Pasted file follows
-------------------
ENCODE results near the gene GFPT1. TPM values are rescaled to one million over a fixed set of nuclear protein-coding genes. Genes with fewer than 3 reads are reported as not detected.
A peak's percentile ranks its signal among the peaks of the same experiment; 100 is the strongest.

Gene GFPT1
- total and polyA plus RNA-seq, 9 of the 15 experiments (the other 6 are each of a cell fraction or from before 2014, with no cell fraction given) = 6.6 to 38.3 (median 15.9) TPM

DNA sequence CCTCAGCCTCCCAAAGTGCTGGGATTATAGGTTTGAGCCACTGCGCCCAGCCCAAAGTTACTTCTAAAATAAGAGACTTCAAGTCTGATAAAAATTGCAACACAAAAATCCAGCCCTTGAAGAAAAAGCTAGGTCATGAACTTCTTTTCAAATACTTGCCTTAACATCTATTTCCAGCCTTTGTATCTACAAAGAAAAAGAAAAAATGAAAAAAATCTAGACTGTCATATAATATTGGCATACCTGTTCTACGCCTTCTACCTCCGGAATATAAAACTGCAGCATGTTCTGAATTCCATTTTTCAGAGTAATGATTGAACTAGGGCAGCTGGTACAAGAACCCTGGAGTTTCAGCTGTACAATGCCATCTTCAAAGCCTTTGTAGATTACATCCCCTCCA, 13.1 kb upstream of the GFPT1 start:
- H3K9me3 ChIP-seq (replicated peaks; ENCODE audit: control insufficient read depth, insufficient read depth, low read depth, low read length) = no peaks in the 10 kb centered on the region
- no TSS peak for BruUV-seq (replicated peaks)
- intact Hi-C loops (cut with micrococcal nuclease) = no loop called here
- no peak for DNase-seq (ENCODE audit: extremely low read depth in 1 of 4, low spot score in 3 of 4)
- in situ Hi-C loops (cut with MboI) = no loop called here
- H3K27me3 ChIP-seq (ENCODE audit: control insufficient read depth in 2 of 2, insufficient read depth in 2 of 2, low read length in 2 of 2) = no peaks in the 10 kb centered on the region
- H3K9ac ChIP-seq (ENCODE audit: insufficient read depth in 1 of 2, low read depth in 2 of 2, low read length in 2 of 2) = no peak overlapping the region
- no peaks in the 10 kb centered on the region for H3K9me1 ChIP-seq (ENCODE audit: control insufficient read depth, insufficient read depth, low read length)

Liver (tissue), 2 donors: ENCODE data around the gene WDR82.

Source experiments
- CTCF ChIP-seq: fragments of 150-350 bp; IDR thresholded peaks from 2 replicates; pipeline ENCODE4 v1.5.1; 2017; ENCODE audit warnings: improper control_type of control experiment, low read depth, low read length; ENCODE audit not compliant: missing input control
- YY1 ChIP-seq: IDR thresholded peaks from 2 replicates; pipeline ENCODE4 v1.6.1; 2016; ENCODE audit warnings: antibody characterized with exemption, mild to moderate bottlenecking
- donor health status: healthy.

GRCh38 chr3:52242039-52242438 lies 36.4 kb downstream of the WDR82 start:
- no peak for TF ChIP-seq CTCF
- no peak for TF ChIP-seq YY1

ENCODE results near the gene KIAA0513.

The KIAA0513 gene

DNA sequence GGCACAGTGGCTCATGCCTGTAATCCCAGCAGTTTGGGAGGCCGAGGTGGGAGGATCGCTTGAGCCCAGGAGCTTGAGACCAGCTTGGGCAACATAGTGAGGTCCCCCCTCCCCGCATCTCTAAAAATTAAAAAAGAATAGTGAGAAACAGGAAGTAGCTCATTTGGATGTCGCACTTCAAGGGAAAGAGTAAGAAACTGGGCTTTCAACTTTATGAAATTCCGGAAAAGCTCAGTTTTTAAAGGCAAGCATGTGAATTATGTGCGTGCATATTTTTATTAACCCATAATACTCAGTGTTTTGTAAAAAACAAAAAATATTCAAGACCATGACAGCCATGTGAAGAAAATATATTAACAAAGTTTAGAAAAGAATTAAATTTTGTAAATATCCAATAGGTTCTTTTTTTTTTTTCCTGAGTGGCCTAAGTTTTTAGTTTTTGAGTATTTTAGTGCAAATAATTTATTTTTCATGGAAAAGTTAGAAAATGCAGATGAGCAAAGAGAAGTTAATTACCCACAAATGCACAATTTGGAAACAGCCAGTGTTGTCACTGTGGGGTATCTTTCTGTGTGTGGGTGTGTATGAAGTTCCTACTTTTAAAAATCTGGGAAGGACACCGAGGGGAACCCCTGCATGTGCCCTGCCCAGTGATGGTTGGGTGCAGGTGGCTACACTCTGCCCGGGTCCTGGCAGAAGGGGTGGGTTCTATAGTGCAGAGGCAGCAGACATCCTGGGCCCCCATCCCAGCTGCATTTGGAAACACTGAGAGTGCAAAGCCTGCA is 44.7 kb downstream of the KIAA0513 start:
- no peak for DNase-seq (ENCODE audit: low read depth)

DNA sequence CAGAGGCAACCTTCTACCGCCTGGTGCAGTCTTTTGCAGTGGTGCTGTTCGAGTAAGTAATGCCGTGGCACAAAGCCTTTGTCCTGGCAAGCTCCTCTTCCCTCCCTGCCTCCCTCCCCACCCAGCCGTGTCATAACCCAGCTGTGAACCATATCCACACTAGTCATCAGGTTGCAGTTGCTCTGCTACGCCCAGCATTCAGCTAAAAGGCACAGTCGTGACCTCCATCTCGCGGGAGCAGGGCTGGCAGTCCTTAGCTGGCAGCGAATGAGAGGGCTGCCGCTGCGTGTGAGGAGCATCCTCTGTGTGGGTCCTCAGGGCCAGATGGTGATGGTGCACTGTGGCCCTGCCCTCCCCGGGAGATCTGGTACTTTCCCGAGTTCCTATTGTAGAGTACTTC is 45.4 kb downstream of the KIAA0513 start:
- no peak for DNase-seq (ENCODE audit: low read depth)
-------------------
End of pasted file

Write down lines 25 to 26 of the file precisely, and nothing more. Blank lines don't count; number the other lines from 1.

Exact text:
- no peak for DNase-seq (ENCODE audit: low read depth)

DNA sequence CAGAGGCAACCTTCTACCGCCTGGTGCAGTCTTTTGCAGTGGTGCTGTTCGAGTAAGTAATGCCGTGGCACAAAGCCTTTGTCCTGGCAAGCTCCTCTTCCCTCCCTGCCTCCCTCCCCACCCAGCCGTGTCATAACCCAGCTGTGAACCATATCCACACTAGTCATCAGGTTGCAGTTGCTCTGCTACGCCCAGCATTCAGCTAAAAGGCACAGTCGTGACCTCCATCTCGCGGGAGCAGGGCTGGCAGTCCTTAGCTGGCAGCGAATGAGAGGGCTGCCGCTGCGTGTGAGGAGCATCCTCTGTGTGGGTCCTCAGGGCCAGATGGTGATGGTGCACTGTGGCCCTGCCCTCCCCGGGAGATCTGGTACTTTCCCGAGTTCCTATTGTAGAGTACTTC is 45.4 kb downstream of the KIAA0513 start: